BPSA Response as Surrogate for Survival

The best PSA outcome was determined for each patient, and hierarchically ordered as [28]:

Complete response (CR) if the PSA level was at least 20 ng/mL at baseline, returned to normal (< 4 ng/mL) at any time, and remained normal for at least 28 days

Partial response (PR) if the PSA level was at least 20 ng/mL at baseline, decreased by at least 50% from the baseline level, and remained under 50% of the baseline level for at least 28 days

No change (NC) if the PSA level was at least 20 ng/mL at baseline, and fluctuated between 50% below and 50% above the baseline level for at least 28 days

Progressive disease (PD) if no other response category applied, and if PSA was at least equal to 10ng/mL

Not evaluable (NE), if none of the above applied

A patient was defined as having a PSA response if his best PSA outcome was either PR or CR. Hence the biomarker is binary here, and the clinical endpoint is a (possibly censored) survival time.

At the individual level, PSA response was a very strong predictor of survival (Fig. 2a). Because PSA response is binary and survival is censored, the normal theory coefficient of determination (R2) discussed earlier does not apply, and another measure of association between PSA response and survival is needed. One way to express the impact of PSA response on survival is as follows [8]: consider the odds of surviving beyond time t for PSA responders and for nonresponders; the ratio of these odds is a survival odds ratio. Although the odds of surviving beyond time t decrease in time for both responders and nonresponders, in our model the ratio of these odds is assumed constant. This survival odds ratio is equal to 5.5 (95% confidence interval = 2.7-8.2), which means that at any point in time the odds of surviving beyond that time are more than five times higher for patients with a PSA response as compared to patients without such a response. The strong prognostic impact of PSA response can be explained in at least three plausible ways:

PSA response and survival are largely determined by a common set of prognostic factors, so that patients who are likely to have a response are also those who are potentially long survivors.

Patients who survive a long time are more likely to have a PSA response because of length-biased sampling [29].

There is a true causal relationship between the achievement of a PSA response and a prolongation of survival.

The first and second explanations are amenable, at least in part, to statistical investigations, the first through adjustments of the comparison of responders and nonresponders for all known prognostic factors, and the second through a landmark analysis [30]. When these investigations fail to explain a large portion of the prognostic impact of PSA response, then there is indirect evidence that PSA response truly results in a survival improvement [7].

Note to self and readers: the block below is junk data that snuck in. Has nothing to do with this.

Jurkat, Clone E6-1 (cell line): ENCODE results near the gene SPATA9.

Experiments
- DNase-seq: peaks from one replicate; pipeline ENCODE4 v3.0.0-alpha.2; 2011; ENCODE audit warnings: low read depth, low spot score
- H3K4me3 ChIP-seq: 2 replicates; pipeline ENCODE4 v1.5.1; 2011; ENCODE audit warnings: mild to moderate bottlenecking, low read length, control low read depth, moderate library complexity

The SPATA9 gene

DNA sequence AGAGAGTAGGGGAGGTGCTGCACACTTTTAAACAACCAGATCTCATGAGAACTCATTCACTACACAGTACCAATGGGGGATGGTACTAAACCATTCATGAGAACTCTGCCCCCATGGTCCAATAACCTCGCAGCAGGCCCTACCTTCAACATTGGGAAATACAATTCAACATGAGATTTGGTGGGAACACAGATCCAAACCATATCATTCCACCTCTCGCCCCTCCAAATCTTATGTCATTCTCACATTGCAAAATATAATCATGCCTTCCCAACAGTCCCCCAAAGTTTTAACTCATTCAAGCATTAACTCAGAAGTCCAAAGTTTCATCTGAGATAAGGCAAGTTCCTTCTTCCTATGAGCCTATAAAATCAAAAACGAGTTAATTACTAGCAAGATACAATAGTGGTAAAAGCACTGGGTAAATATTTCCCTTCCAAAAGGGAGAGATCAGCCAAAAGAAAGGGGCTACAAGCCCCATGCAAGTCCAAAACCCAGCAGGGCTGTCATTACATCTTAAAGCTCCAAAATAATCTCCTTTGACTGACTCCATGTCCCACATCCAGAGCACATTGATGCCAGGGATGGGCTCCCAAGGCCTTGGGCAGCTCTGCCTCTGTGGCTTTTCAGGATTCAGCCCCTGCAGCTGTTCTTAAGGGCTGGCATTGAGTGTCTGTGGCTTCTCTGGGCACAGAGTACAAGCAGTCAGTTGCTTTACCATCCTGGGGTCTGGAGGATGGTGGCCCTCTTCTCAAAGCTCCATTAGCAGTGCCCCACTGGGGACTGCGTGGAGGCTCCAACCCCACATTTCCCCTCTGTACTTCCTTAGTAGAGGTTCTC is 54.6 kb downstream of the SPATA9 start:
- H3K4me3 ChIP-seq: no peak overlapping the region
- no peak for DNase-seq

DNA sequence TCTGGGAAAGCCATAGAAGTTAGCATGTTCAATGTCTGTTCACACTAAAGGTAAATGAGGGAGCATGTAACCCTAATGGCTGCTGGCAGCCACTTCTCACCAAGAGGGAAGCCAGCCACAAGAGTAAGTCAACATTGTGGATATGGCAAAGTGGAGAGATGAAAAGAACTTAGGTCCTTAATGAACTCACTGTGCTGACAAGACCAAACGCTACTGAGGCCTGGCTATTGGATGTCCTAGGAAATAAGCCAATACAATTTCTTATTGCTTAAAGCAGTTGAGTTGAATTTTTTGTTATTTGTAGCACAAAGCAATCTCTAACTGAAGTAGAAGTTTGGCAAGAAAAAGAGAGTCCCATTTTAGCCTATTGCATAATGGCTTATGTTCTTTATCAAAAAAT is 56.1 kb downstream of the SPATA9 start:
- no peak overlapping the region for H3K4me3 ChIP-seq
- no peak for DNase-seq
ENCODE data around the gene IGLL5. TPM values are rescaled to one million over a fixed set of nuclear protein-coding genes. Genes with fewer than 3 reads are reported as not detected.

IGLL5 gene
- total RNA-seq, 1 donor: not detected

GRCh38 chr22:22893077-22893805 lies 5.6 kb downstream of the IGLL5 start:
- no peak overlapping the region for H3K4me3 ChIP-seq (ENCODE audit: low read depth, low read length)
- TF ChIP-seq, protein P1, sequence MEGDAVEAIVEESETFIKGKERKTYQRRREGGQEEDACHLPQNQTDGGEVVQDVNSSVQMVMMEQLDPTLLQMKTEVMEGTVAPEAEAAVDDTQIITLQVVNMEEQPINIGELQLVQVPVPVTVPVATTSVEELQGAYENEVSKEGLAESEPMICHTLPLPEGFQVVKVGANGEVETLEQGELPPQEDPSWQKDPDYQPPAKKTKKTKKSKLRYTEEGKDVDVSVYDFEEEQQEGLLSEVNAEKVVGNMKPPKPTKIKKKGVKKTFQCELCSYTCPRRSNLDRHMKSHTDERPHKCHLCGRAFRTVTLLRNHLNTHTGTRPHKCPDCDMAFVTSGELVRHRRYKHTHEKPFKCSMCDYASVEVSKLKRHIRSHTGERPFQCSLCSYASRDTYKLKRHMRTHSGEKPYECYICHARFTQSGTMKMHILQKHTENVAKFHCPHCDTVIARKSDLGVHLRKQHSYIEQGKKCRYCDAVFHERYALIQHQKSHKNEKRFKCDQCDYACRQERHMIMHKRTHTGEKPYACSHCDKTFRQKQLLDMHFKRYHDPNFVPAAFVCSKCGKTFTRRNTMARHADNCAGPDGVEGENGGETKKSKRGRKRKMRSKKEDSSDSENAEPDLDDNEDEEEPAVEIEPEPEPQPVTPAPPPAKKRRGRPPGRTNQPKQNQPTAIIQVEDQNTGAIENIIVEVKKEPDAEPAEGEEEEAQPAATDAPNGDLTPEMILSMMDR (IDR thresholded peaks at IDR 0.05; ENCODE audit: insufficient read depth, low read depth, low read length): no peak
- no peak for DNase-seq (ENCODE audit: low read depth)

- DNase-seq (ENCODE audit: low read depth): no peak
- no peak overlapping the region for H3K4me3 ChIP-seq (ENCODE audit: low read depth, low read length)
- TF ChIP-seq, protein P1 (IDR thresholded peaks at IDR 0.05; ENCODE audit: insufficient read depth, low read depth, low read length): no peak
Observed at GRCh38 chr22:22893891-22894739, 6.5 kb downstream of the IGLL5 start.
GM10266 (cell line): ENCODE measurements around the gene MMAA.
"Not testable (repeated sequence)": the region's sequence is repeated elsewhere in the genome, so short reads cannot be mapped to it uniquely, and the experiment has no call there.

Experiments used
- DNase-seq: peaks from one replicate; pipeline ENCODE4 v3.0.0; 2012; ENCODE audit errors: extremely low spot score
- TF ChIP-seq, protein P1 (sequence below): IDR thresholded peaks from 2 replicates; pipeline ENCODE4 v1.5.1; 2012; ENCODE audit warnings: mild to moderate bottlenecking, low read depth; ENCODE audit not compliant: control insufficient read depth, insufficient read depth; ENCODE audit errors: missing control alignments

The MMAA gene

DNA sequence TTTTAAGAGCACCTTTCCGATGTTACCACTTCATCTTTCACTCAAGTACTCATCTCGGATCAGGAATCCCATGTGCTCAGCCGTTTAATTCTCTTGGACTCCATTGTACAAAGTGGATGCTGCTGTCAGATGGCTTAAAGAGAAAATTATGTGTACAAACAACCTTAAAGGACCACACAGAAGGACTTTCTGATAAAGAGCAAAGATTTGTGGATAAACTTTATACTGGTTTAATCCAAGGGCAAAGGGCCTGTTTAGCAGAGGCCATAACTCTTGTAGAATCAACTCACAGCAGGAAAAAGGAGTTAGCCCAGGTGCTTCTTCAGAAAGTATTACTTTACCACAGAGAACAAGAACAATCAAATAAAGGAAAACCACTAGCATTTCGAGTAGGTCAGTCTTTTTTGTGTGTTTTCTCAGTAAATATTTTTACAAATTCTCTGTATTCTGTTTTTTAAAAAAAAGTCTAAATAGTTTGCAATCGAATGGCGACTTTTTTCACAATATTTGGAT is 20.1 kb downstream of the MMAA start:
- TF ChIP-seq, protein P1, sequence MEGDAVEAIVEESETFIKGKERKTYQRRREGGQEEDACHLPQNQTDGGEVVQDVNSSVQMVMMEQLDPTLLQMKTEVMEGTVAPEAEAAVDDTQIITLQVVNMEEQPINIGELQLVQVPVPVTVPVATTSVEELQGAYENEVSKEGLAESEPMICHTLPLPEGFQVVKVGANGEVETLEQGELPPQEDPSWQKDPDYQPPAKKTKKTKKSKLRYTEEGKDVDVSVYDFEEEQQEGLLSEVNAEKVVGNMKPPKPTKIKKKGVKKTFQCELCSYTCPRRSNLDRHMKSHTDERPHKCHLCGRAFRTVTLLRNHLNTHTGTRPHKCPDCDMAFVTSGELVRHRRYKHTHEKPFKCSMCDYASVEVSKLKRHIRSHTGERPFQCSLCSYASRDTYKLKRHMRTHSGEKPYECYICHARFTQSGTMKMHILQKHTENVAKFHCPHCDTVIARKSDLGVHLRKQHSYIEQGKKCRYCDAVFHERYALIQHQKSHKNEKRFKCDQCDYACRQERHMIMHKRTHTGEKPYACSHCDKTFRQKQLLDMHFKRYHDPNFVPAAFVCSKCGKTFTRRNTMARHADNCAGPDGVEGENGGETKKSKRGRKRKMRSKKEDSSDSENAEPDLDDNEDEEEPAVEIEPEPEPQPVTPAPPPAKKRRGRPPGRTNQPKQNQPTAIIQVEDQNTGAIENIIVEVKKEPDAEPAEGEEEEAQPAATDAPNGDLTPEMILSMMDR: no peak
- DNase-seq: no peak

At the group level, the effects of liarozole on PSA response and on survival were poorly correlated, with a coefficient of determination R2ial = 0.05 (standard error = 0.13) (Fig. 2b).

Figure 2 (a) The survival of patients with a PSA response differs substantially from that of patients without a PSA response. At any point in time the odds of surviving beyond that time are more than five times higher for patients with a PSA response as compared to patients without such a response (see text). (b) The treatment effects on survival and on PSA response show no correlation in advanced prostate cancer (R^ = 0.05). Each circle shows treatment effects estimated in one of the countries in which the trials were conducted. (The size of the circle is proportional to the number of patients.)

Figure 2 (a) The survival of patients with a PSA response differs substantially from that of patients without a PSA response. At any point in time the odds of surviving beyond that time are more than five times higher for patients with a PSA response as compared to patients without such a response (see text). (b) The treatment effects on survival and on PSA response show no correlation in advanced prostate cancer (R^ = 0.05). Each circle shows treatment effects estimated in one of the countries in which the trials were conducted. (The size of the circle is proportional to the number of patients.)

There was no overall significant benefit of liarozole over control for either response or survival: the PSA response rate was 16% and 11%, respectively, for liarozole and control (p = 0.11), while median survival was 11.3 and 10.9 months, respectively, for liarozole and control (p = 0.71).

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